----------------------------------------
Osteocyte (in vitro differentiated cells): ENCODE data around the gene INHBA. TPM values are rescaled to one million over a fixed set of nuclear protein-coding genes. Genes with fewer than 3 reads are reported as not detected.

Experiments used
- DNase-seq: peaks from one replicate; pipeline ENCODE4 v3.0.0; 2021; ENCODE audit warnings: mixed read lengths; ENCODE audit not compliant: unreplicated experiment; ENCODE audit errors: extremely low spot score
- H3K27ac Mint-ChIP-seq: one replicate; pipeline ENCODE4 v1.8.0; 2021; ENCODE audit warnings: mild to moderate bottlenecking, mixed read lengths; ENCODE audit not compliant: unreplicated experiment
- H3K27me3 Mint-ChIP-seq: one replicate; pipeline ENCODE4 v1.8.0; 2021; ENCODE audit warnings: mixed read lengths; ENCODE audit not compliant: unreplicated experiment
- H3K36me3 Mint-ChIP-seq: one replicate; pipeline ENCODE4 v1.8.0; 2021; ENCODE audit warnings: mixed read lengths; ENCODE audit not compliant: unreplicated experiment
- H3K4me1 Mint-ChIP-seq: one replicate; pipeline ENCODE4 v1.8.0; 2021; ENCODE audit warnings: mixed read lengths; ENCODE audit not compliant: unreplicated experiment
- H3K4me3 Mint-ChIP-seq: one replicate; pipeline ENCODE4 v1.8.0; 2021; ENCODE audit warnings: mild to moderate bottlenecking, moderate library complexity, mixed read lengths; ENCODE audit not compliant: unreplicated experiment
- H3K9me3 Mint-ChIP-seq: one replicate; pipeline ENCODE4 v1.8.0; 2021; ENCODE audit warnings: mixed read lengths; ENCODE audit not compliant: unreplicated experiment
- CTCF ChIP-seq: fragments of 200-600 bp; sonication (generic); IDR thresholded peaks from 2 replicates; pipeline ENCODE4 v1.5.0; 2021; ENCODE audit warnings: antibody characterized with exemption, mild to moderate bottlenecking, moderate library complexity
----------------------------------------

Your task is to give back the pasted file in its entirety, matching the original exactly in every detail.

Osteocyte (in vitro differentiated cells): ENCODE data around the gene INHBA. TPM values are rescaled to one million over a fixed set of nuclear protein-coding genes. Genes with fewer than 3 reads are reported as not detected.

Experiments used
- DNase-seq: peaks from one replicate; pipeline ENCODE4 v3.0.0; 2021; ENCODE audit warnings: mixed read lengths; ENCODE audit not compliant: unreplicated experiment; ENCODE audit errors: extremely low spot score
- H3K27ac Mint-ChIP-seq: one replicate; pipeline ENCODE4 v1.8.0; 2021; ENCODE audit warnings: mild to moderate bottlenecking, mixed read lengths; ENCODE audit not compliant: unreplicated experiment
- H3K27me3 Mint-ChIP-seq: one replicate; pipeline ENCODE4 v1.8.0; 2021; ENCODE audit warnings: mixed read lengths; ENCODE audit not compliant: unreplicated experiment
- H3K36me3 Mint-ChIP-seq: one replicate; pipeline ENCODE4 v1.8.0; 2021; ENCODE audit warnings: mixed read lengths; ENCODE audit not compliant: unreplicated experiment
- H3K4me1 Mint-ChIP-seq: one replicate; pipeline ENCODE4 v1.8.0; 2021; ENCODE audit warnings: mixed read lengths; ENCODE audit not compliant: unreplicated experiment
- H3K4me3 Mint-ChIP-seq: one replicate; pipeline ENCODE4 v1.8.0; 2021; ENCODE audit warnings: mild to moderate bottlenecking, moderate library complexity, mixed read lengths; ENCODE audit not compliant: unreplicated experiment
- H3K9me3 Mint-ChIP-seq: one replicate; pipeline ENCODE4 v1.8.0; 2021; ENCODE audit warnings: mixed read lengths; ENCODE audit not compliant: unreplicated experiment
- CTCF ChIP-seq: fragments of 200-600 bp; sonication (generic); IDR thresholded peaks from 2 replicates; pipeline ENCODE4 v1.5.0; 2021; ENCODE audit warnings: antibody characterized with exemption, mild to moderate bottlenecking, moderate library complexity